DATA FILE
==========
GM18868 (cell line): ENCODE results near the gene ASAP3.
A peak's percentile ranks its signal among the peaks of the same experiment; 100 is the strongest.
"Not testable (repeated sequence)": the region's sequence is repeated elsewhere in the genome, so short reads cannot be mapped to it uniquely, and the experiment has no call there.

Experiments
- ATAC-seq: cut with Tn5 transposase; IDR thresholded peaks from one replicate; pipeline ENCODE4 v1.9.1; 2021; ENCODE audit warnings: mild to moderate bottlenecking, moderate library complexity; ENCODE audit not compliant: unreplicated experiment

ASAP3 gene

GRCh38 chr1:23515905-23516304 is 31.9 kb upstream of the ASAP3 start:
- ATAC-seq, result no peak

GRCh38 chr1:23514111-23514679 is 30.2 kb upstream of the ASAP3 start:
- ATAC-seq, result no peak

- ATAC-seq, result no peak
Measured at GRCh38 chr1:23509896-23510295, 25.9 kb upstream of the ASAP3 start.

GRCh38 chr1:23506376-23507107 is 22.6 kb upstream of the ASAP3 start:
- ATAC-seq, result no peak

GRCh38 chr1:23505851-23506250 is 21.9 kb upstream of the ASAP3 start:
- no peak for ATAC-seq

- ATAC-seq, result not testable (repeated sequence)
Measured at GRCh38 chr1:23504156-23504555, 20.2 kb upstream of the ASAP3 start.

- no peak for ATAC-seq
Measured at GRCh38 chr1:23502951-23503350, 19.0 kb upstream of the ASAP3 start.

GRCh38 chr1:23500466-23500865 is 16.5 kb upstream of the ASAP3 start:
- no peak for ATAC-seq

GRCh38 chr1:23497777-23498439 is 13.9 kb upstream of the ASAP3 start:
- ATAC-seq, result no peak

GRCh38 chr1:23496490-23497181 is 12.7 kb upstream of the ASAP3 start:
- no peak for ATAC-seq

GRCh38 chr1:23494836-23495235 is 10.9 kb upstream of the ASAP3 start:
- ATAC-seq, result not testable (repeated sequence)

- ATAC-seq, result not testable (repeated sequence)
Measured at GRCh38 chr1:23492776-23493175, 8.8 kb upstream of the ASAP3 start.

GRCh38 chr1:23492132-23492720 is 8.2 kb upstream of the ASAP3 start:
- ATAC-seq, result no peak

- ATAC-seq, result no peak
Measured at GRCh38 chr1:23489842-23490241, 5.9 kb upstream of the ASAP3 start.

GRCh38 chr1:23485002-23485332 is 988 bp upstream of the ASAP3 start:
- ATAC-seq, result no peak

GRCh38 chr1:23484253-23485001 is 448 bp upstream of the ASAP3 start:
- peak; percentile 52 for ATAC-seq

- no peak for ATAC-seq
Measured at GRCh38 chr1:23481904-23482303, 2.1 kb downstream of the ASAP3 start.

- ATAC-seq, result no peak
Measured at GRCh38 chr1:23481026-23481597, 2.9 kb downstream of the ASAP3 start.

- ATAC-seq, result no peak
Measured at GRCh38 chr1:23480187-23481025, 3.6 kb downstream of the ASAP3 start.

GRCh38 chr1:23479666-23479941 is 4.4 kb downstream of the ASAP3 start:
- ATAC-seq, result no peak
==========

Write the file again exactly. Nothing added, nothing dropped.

GM18868 (cell line): ENCODE results near the gene ASAP3.
A peak's percentile ranks its signal among the peaks of the same experiment; 100 is the strongest.
"Not testable (repeated sequence)": the region's sequence is repeated elsewhere in the genome, so short reads cannot be mapped to it uniquely, and the experiment has no call there.

Experiments
- ATAC-seq: cut with Tn5 transposase; IDR thresholded peaks from one replicate; pipeline ENCODE4 v1.9.1; 2021; ENCODE audit warnings: mild to moderate bottlenecking, moderate library complexity; ENCODE audit not compliant: unreplicated experiment

ASAP3 gene

GRCh38 chr1:23515905-23516304 is 31.9 kb upstream of the ASAP3 start:
- ATAC-seq, result no peak

GRCh38 chr1:23514111-23514679 is 30.2 kb upstream of the ASAP3 start:
- ATAC-seq, result no peak

- ATAC-seq, result no peak
Measured at GRCh38 chr1:23509896-23510295, 25.9 kb upstream of the ASAP3 start.

GRCh38 chr1:23506376-23507107 is 22.6 kb upstream of the ASAP3 start:
- ATAC-seq, result no peak

GRCh38 chr1:23505851-23506250 is 21.9 kb upstream of the ASAP3 start:
- no peak for ATAC-seq

- ATAC-seq, result not testable (repeated sequence)
Measured at GRCh38 chr1:23504156-23504555, 20.2 kb upstream of the ASAP3 start.

- no peak for ATAC-seq
Measured at GRCh38 chr1:23502951-23503350, 19.0 kb upstream of the ASAP3 start.

GRCh38 chr1:23500466-23500865 is 16.5 kb upstream of the ASAP3 start:
- no peak for ATAC-seq

GRCh38 chr1:23497777-23498439 is 13.9 kb upstream of the ASAP3 start:
- ATAC-seq, result no peak

GRCh38 chr1:23496490-23497181 is 12.7 kb upstream of the ASAP3 start:
- no peak for ATAC-seq

GRCh38 chr1:23494836-23495235 is 10.9 kb upstream of the ASAP3 start:
- ATAC-seq, result not testable (repeated sequence)

- ATAC-seq, result not testable (repeated sequence)
Measured at GRCh38 chr1:23492776-23493175, 8.8 kb upstream of the ASAP3 start.

GRCh38 chr1:23492132-23492720 is 8.2 kb upstream of the ASAP3 start:
- ATAC-seq, result no peak

- ATAC-seq, result no peak
Measured at GRCh38 chr1:23489842-23490241, 5.9 kb upstream of the ASAP3 start.

GRCh38 chr1:23485002-23485332 is 988 bp upstream of the ASAP3 start:
- ATAC-seq, result no peak

GRCh38 chr1:23484253-23485001 is 448 bp upstream of the ASAP3 start:
- peak; percentile 52 for ATAC-seq

- no peak for ATAC-seq
Measured at GRCh38 chr1:23481904-23482303, 2.1 kb downstream of the ASAP3 start.

- ATAC-seq, result no peak
Measured at GRCh38 chr1:23481026-23481597, 2.9 kb downstream of the ASAP3 start.

- ATAC-seq, result no peak
Measured at GRCh38 chr1:23480187-23481025, 3.6 kb downstream of the ASAP3 start.

GRCh38 chr1:23479666-23479941 is 4.4 kb downstream of the ASAP3 start:
- ATAC-seq, result no peak